Nakonechny’s (1998) thesis represents the fourth classification of artifacts from Wexpusnime. Data associated with the earliest two original classifications were lost well before the late 1990s due to technological obsolescence of the recording system used. Classification and curatorial work by Collins and Andrefsky (1995) prepared the collection for efficient future analysis and description. The most recent and detailed classification scheme employs three levels of analysis.
The artifact categories are stone tools, bone tools, antler tools, organics, and ‘other,’ which includes mineral pigments, ceramics, and historic materials.
The first level of classification within a category is artifact class. Items of similar form and shared function belong to the same class. Examples of artifact classes are projectile points, scrapers, and awls.
The second level is type designation, which is based on major form and size differences within each artifact class. Examples of type designation are side- or corner-notched projectile points.
The third level consists of type variation, which is based on secondary characteristics. Examples of type variation are would include shape of the projectile point base and orientation of the artifact’s margin.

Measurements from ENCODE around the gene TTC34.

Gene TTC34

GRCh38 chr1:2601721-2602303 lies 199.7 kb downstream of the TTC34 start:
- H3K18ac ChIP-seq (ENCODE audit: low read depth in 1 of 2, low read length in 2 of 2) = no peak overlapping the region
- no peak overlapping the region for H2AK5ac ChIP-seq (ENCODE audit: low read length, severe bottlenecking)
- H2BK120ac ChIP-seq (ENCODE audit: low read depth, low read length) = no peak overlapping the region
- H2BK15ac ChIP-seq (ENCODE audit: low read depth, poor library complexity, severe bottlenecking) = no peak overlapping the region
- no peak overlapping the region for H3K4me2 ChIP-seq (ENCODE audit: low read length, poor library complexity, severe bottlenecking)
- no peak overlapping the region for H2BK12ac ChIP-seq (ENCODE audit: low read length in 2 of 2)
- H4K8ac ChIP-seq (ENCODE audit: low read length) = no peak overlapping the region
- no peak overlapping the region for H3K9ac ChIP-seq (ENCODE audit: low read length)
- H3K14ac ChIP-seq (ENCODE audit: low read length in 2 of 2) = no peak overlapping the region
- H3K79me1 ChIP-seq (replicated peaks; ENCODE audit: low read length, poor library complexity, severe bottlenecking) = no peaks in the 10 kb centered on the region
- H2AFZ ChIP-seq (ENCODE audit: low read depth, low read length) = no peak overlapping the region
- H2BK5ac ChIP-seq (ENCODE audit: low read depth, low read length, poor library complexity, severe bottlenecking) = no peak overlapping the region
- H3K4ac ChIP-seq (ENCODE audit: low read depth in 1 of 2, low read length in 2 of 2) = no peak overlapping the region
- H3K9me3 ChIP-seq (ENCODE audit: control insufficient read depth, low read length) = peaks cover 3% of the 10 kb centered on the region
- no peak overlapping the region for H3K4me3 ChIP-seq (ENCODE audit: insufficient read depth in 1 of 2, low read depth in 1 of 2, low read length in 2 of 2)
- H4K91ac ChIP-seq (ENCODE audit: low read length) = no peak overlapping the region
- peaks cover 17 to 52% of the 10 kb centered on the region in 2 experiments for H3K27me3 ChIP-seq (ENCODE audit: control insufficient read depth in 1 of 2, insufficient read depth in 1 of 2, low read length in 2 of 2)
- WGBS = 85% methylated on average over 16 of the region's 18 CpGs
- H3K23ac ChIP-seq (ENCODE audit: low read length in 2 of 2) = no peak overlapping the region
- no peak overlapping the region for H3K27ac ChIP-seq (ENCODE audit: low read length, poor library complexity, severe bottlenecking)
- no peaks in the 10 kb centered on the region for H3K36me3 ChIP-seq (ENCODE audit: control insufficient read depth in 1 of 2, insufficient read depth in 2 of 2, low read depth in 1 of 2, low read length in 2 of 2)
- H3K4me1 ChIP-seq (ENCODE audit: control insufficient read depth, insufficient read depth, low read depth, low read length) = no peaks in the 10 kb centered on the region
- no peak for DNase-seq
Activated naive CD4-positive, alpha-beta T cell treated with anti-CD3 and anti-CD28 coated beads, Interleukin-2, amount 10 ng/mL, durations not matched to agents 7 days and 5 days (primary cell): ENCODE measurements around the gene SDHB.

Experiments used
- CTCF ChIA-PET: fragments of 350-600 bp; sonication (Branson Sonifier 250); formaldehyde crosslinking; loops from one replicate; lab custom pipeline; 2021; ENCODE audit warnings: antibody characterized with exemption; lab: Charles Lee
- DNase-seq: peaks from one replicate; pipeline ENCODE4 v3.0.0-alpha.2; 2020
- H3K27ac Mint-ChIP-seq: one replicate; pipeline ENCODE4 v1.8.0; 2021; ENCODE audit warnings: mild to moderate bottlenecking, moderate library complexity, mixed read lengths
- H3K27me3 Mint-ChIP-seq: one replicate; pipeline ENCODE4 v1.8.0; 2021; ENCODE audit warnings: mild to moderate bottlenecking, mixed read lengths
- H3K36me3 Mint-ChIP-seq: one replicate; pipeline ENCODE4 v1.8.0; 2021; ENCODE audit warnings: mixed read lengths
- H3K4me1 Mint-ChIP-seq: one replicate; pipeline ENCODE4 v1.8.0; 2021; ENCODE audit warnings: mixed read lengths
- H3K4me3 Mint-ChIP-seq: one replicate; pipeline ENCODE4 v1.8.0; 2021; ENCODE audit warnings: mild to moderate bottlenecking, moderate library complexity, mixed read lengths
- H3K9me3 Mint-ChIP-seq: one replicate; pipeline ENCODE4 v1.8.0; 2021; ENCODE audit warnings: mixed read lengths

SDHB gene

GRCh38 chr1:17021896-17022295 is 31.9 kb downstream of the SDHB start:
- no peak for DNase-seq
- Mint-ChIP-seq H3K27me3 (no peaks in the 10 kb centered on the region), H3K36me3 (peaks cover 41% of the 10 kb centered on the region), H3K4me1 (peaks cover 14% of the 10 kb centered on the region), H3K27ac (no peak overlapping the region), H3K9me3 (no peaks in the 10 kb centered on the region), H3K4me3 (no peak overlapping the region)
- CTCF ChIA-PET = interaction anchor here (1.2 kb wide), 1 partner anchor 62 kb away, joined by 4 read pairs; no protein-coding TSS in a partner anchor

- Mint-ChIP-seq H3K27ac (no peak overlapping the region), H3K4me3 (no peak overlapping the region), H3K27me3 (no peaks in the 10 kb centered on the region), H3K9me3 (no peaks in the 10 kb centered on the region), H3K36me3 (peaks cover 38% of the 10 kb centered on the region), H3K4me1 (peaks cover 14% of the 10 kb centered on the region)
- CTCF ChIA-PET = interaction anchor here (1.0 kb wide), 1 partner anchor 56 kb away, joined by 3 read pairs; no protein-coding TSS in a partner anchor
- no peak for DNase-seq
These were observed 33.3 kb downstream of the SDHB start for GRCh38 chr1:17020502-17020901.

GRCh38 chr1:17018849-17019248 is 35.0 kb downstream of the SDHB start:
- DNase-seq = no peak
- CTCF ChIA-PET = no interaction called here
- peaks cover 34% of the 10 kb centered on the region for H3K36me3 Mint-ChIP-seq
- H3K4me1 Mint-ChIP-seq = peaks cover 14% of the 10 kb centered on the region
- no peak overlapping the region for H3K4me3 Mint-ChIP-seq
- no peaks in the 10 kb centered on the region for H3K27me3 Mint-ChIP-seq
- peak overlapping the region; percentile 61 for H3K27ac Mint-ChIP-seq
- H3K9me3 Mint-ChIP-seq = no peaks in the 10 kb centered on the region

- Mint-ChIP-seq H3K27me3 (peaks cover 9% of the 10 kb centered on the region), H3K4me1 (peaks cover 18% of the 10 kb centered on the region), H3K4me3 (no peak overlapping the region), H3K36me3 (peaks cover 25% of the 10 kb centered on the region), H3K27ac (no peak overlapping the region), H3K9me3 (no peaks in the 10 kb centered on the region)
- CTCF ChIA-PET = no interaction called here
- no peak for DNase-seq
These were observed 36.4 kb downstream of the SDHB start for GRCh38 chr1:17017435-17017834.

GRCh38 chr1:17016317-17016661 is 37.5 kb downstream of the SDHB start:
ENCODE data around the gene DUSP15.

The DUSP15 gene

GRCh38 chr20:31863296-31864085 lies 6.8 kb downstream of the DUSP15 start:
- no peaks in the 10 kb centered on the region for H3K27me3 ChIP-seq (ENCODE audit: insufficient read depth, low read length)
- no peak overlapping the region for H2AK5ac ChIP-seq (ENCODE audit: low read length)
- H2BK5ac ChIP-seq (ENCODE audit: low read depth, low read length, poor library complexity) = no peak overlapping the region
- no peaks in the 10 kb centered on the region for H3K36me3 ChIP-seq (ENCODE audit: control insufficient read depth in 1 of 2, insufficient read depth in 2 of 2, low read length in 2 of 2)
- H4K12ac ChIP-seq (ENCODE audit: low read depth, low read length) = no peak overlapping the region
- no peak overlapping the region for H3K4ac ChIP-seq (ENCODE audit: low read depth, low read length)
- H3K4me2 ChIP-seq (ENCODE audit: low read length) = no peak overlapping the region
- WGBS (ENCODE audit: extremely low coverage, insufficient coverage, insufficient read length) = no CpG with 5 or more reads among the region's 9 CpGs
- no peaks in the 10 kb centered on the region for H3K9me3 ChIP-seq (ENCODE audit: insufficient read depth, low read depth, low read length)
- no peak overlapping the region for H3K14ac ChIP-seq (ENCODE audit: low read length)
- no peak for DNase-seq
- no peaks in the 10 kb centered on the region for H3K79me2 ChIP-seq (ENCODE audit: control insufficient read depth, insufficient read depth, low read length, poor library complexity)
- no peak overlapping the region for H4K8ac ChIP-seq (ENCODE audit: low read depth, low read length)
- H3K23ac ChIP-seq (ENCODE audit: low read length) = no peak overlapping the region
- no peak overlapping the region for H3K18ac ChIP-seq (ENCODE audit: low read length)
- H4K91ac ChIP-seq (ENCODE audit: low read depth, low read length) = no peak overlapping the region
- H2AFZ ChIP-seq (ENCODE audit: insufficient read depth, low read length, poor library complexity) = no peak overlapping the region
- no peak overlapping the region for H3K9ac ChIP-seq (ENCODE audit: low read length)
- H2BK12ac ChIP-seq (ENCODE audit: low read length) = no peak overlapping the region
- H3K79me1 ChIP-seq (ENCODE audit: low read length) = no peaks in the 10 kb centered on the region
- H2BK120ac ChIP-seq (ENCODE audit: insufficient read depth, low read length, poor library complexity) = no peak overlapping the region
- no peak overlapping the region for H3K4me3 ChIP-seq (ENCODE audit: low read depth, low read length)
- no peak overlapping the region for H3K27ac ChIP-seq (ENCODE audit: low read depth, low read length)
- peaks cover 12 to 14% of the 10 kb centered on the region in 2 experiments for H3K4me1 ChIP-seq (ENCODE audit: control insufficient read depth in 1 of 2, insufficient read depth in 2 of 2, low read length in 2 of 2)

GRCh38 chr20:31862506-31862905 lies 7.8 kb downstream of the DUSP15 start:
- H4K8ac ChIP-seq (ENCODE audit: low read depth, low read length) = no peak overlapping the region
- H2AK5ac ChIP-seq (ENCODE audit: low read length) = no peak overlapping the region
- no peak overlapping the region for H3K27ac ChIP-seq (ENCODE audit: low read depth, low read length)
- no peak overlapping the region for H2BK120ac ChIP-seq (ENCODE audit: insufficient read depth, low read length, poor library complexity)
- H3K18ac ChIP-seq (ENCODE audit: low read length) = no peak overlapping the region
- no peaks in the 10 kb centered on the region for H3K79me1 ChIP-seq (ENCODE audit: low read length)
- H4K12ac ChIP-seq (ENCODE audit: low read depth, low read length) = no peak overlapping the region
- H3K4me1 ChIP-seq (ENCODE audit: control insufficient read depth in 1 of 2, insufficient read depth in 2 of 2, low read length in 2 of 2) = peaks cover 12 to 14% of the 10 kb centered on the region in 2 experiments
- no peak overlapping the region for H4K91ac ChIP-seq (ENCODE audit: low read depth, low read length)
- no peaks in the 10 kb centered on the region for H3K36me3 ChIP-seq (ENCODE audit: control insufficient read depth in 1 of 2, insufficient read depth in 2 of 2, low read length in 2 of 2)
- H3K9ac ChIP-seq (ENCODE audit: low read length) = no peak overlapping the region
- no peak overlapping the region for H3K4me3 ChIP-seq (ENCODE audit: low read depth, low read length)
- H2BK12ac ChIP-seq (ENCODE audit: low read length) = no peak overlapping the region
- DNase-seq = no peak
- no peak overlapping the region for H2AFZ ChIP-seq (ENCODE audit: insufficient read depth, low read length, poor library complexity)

- There are 317 classifiable projectile points and 311 projectile point fragments in 8 groups. Most points are base-notched, corner-notched and small side-notched. Additional types include large side-notched, stemmed, side-and-base-notched, small irregular, and lanceolate points.
- Some older varieties may have been “recycled” – i.e. collected from older sites.
- Base-notched, corner-notched and small side-notched points are made of cryptocrystalline silicates (CCS). These varieties, especially corner-notched, are the standard, non-intrusive, late prehistoric points.
- Obsidian and basalt are only found among corner-notched points.
- Stemmed points are the most diverse type, with five varieties. These include intrusive Cascade points (made of basalt with calcareous residue – as noted by Leonhardy et al. (1971). Lanceolates points may be intrusive.
- Ninety-seven percent of all points are CCS, especially chalcedony, jasper, and opal. All are locally available within about 20 miles. Two percent are basalt, also probably local. One percent are obsidian. The obsidian may have been obtained as raw material from eastern Oregon or western Idaho, but was possibly recycled from other sites. There are only two obsidian points.
- There is no hafting residue visible on any points.
- Points at Wexpusnime are smaller (i.e. shorter and narrower) and made with finer retouch than points at Wawawai (45WT39); neck widths are 3-8 mm vs. 10-15 mm for darts; points larger than 8 mm are 1) intrusives, 2) lanceolates.
- The small size is indicative of bow and arrow technology in the Late Harder Phase. See Ames et al. 2010 for another interpretation.